On Cookies and Toenails and Stepping out into the Dark

Every Monday night Mormons have this peculiar tradition called Family Home Evening. We gather the children together, sing some songs, say a prayer, attempt to teach a moral principle in terms comprehensible to all of the age groups present, have an activity and a treat. 
Every Monday, the burning questions for those under the age of twelve are always, "What's the activity?" and "What's the treat?"
This week I made cookie dough–the ploy being to answer both questions at once–and I was prepared when the six-year-old began his weekly interrogation. 
"We are going to play checkers with sugar cookies," I told him. "Little ones, like this. And if you jump the other guy, you get to eat the cookie."
I expected excitement, joy–acquiescence in the very least. 
I did not expect a full-fledged tantrum.
"That's dumb!" he exploded, scowling. Tears threatening. 
"Why is that dumb?"
"I won't get any!"
"Um. Well. There are lots of cookies and I'm sure you'll get–"
"But everyone else will get more than me!"
Who thinks like that? My son, apparently. I remember doing this when I was a kid, playing this game, and the burning concern was not How many cookies is my older brother eating? but I might get a cookie! Hooray!
Realizing he was hot and tired and probably hungry, and really hoping I don't actually have a sociopath on my hands, I attempted to tease him out of his post-school-bus-ride funk by asking if we should just throw the cookie dough out and clip our toenails for an activity instead. 
He insisted that this was my best idea yet. 
Sigh. 
I've been mulling over this conversation. This propensity toward selfishness. But today I rather think the motivating factor is fear, isn't it?
I'm not going to try, because everyone else is so much better than me, that I'm certain to fail and I'm certain to fail so miserably that the resulting humiliation is going to crush all the joy out of any crumb of success I might achieve.
Who thinks like that? 
Oh, I do. I do, I do. 
Maybe it's fear as much as pride that comes before the fall–or just a really boring session of group toenail clipping.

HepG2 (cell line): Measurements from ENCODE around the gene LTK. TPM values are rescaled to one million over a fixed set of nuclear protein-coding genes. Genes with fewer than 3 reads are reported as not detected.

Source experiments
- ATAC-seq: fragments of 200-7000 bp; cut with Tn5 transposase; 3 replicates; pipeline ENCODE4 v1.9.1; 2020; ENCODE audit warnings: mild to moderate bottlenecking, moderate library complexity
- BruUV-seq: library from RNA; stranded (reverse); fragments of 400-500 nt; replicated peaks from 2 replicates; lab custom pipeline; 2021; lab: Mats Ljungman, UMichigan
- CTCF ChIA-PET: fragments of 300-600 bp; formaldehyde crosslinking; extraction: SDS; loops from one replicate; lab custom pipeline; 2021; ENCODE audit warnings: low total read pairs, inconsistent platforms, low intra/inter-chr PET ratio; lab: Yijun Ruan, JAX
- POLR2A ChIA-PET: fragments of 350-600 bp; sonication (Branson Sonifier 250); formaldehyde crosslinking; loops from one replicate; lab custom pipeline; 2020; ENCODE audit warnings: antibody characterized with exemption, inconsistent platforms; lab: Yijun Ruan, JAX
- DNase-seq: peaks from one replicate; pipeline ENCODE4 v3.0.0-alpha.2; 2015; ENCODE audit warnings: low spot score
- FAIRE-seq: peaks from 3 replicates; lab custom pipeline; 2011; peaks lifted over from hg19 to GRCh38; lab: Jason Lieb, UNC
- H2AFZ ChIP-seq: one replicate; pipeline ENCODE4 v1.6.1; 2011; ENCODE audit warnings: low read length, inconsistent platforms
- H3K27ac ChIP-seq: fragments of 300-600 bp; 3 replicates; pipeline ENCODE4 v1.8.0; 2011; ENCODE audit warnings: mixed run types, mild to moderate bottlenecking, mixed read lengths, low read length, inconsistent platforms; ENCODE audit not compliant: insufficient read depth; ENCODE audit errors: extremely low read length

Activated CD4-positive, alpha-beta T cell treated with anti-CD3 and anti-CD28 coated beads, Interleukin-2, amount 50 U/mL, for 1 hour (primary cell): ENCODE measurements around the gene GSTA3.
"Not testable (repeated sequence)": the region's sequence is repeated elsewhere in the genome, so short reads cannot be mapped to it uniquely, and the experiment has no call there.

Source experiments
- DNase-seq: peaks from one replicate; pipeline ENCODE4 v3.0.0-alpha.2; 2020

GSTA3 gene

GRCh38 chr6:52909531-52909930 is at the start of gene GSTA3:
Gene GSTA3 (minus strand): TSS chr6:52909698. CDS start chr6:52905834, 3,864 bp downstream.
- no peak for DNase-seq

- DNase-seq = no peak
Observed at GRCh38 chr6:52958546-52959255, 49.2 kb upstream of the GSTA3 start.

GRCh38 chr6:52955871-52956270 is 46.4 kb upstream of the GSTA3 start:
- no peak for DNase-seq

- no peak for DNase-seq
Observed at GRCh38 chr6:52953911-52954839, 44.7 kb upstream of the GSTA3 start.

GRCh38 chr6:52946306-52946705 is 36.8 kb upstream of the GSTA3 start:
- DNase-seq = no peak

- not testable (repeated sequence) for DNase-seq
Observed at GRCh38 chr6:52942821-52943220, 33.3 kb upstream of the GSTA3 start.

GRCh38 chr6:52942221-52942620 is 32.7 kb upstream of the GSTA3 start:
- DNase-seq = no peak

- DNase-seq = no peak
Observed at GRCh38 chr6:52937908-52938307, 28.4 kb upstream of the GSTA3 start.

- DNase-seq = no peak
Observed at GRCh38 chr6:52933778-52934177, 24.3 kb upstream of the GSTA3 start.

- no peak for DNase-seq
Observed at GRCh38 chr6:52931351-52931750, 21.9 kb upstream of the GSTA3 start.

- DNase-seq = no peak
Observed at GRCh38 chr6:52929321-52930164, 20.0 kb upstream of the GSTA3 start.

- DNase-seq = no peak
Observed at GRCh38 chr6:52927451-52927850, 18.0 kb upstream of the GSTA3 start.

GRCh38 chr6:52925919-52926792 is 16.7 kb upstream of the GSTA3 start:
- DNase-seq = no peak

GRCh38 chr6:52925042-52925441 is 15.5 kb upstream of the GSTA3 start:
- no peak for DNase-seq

Boyd K. Packer once said that faith "is the moment when you have gone to the edge of the light and step into the darkness to discover that the way is lighted ahead for just a footstep or two."
I want to have that kind of faith. And when it's just me stepping out into the dark, I think I do–I'll stride forward without a second thought. It's when I've got others in tow that I find myself at the edge of the unknown, paralyzed with fear. I'll go through all sorts of contortions in order to avoid inconveniencing or endangering someone else on my journey. 
But then maybe nobody gets the cookie, you know?
 

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7 responses to “On Cookies and Toenails and Stepping out into the Dark

  • Freedom Smith

    That is such an interesting story Kimber. I have found that that type of reaction from a child can point to two possibilities (probably more but these are the two I have noticed). One is a lack of self-confidence in themselves, thus thinking that they will not get any cookies or not many. Another reason might be that they or someone they love has a perfectionistic streak…therefore the bar has been set too high in the past and the child has had trouble succeeding in attaining their goals. I was the type of child that was so hard on myself, and set the bar so high, that I could not achieve my goals I set. My goals were set too high. Unfortunately, I still struggle with setting my goals too high. At least I am aware of the problem! Don't worry…I think your son will be just fine.

  • Kimber

    Hmmm. Interesting about the perfectionist thing!

  • Alicia

    I like your point about fear and pride. I think fear pulls us down more than pride. Because we don't trust in god, or in ourselves. How are we suppose to get anywhere if we're afraid to take the first step? Darn, maybe I should take my own advice, and take that first step.

  • Ginger

    ahhhhh sugar cookie checkers….I wonder if mom knows we still all play this game.

  • Kimber

    Taking your own advice is probably harder than taking anyone else's, isn't it? Why is that? Why can I know the right thing to do, and not have the guts to do it?

  • Kimber

    Glad you like it–welcome to vox!

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